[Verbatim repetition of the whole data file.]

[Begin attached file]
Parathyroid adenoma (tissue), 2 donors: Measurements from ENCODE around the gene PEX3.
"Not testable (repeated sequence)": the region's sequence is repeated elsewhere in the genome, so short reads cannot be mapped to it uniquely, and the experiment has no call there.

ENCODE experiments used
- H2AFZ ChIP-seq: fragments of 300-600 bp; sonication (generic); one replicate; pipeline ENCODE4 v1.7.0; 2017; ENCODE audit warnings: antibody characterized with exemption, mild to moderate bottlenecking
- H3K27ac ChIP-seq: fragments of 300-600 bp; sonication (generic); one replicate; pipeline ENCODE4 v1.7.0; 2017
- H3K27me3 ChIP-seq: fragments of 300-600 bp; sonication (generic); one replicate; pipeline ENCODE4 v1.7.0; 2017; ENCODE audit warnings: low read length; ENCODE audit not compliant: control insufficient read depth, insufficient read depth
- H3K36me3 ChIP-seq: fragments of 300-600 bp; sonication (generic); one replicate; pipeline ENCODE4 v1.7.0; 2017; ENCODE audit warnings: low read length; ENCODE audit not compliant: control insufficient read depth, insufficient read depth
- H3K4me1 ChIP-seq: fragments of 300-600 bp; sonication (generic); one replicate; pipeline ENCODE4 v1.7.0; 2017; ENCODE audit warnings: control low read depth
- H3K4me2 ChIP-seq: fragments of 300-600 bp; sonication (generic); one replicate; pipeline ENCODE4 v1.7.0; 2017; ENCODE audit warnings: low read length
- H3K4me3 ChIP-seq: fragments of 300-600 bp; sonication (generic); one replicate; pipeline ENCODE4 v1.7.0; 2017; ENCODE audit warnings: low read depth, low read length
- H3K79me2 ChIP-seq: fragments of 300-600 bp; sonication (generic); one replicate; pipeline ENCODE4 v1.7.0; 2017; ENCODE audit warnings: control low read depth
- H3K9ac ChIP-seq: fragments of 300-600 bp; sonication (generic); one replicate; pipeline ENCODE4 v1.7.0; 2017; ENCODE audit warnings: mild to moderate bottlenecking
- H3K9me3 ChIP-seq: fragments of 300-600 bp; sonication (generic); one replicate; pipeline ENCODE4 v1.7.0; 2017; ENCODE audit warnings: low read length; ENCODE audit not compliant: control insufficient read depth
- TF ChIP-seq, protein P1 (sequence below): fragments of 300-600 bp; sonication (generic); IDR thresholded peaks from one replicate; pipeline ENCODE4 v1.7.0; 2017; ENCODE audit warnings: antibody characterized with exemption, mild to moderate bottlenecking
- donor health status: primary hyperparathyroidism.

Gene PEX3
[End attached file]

Parathyroid adenoma (tissue), 2 donors: Measurements from ENCODE around the gene PEX3.
"Not testable (repeated sequence)": the region's sequence is repeated elsewhere in the genome, so short reads cannot be mapped to it uniquely, and the experiment has no call there.

ENCODE experiments used
- H2AFZ ChIP-seq: fragments of 300-600 bp; sonication (generic); one replicate; pipeline ENCODE4 v1.7.0; 2017; ENCODE audit warnings: antibody characterized with exemption, mild to moderate bottlenecking
- H3K27ac ChIP-seq: fragments of 300-600 bp; sonication (generic); one replicate; pipeline ENCODE4 v1.7.0; 2017
- H3K27me3 ChIP-seq: fragments of 300-600 bp; sonication (generic); one replicate; pipeline ENCODE4 v1.7.0; 2017; ENCODE audit warnings: low read length; ENCODE audit not compliant: control insufficient read depth, insufficient read depth
- H3K36me3 ChIP-seq: fragments of 300-600 bp; sonication (generic); one replicate; pipeline ENCODE4 v1.7.0; 2017; ENCODE audit warnings: low read length; ENCODE audit not compliant: control insufficient read depth, insufficient read depth
- H3K4me1 ChIP-seq: fragments of 300-600 bp; sonication (generic); one replicate; pipeline ENCODE4 v1.7.0; 2017; ENCODE audit warnings: control low read depth
- H3K4me2 ChIP-seq: fragments of 300-600 bp; sonication (generic); one replicate; pipeline ENCODE4 v1.7.0; 2017; ENCODE audit warnings: low read length
- H3K4me3 ChIP-seq: fragments of 300-600 bp; sonication (generic); one replicate; pipeline ENCODE4 v1.7.0; 2017; ENCODE audit warnings: low read depth, low read length
- H3K79me2 ChIP-seq: fragments of 300-600 bp; sonication (generic); one replicate; pipeline ENCODE4 v1.7.0; 2017; ENCODE audit warnings: control low read depth
- H3K9ac ChIP-seq: fragments of 300-600 bp; sonication (generic); one replicate; pipeline ENCODE4 v1.7.0; 2017; ENCODE audit warnings: mild to moderate bottlenecking
- H3K9me3 ChIP-seq: fragments of 300-600 bp; sonication (generic); one replicate; pipeline ENCODE4 v1.7.0; 2017; ENCODE audit warnings: low read length; ENCODE audit not compliant: control insufficient read depth
- TF ChIP-seq, protein P1 (sequence below): fragments of 300-600 bp; sonication (generic); IDR thresholded peaks from one replicate; pipeline ENCODE4 v1.7.0; 2017; ENCODE audit warnings: antibody characterized with exemption, mild to moderate bottlenecking
- donor health status: primary hyperparathyroidism.

Gene PEX3